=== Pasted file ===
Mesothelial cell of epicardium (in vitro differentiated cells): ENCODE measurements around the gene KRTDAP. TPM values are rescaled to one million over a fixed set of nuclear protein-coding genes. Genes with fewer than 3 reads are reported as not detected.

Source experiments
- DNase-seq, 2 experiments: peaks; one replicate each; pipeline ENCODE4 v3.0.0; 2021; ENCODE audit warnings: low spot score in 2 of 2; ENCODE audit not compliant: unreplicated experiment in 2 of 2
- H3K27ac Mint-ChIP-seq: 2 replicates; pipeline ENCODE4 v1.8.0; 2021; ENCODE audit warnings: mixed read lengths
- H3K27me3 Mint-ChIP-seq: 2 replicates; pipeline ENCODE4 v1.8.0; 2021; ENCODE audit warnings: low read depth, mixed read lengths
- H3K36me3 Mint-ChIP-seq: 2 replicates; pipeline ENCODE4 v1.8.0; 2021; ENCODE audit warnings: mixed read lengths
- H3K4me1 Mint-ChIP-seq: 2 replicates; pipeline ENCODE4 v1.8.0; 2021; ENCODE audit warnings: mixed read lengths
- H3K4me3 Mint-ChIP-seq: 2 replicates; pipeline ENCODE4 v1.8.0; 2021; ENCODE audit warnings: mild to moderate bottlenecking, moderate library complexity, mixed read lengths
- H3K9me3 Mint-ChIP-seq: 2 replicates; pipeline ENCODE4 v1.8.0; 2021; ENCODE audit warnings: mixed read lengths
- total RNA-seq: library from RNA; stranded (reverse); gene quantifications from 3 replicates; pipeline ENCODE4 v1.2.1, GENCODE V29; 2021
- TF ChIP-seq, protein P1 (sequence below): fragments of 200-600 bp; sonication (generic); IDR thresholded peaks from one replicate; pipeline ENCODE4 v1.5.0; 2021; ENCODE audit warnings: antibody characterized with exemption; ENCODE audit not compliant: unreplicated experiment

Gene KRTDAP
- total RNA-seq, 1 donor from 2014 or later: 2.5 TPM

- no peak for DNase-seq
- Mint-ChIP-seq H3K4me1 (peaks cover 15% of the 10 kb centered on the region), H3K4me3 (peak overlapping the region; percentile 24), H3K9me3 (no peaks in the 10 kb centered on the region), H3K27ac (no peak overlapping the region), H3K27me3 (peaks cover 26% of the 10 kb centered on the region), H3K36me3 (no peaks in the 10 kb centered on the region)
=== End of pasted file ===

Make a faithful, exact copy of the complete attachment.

Mesothelial cell of epicardium (in vitro differentiated cells): ENCODE measurements around the gene KRTDAP. TPM values are rescaled to one million over a fixed set of nuclear protein-coding genes. Genes with fewer than 3 reads are reported as not detected.

Source experiments
- DNase-seq, 2 experiments: peaks; one replicate each; pipeline ENCODE4 v3.0.0; 2021; ENCODE audit warnings: low spot score in 2 of 2; ENCODE audit not compliant: unreplicated experiment in 2 of 2
- H3K27ac Mint-ChIP-seq: 2 replicates; pipeline ENCODE4 v1.8.0; 2021; ENCODE audit warnings: mixed read lengths
- H3K27me3 Mint-ChIP-seq: 2 replicates; pipeline ENCODE4 v1.8.0; 2021; ENCODE audit warnings: low read depth, mixed read lengths
- H3K36me3 Mint-ChIP-seq: 2 replicates; pipeline ENCODE4 v1.8.0; 2021; ENCODE audit warnings: mixed read lengths
- H3K4me1 Mint-ChIP-seq: 2 replicates; pipeline ENCODE4 v1.8.0; 2021; ENCODE audit warnings: mixed read lengths
- H3K4me3 Mint-ChIP-seq: 2 replicates; pipeline ENCODE4 v1.8.0; 2021; ENCODE audit warnings: mild to moderate bottlenecking, moderate library complexity, mixed read lengths
- H3K9me3 Mint-ChIP-seq: 2 replicates; pipeline ENCODE4 v1.8.0; 2021; ENCODE audit warnings: mixed read lengths
- total RNA-seq: library from RNA; stranded (reverse); gene quantifications from 3 replicates; pipeline ENCODE4 v1.2.1, GENCODE V29; 2021
- TF ChIP-seq, protein P1 (sequence below): fragments of 200-600 bp; sonication (generic); IDR thresholded peaks from one replicate; pipeline ENCODE4 v1.5.0; 2021; ENCODE audit warnings: antibody characterized with exemption; ENCODE audit not compliant: unreplicated experiment

Gene KRTDAP
- total RNA-seq, 1 donor from 2014 or later: 2.5 TPM

- no peak for DNase-seq
- Mint-ChIP-seq H3K4me1 (peaks cover 15% of the 10 kb centered on the region), H3K4me3 (peak overlapping the region; percentile 24), H3K9me3 (no peaks in the 10 kb centered on the region), H3K27ac (no peak overlapping the region), H3K27me3 (peaks cover 26% of the 10 kb centered on the region), H3K36me3 (no peaks in the 10 kb centered on the region)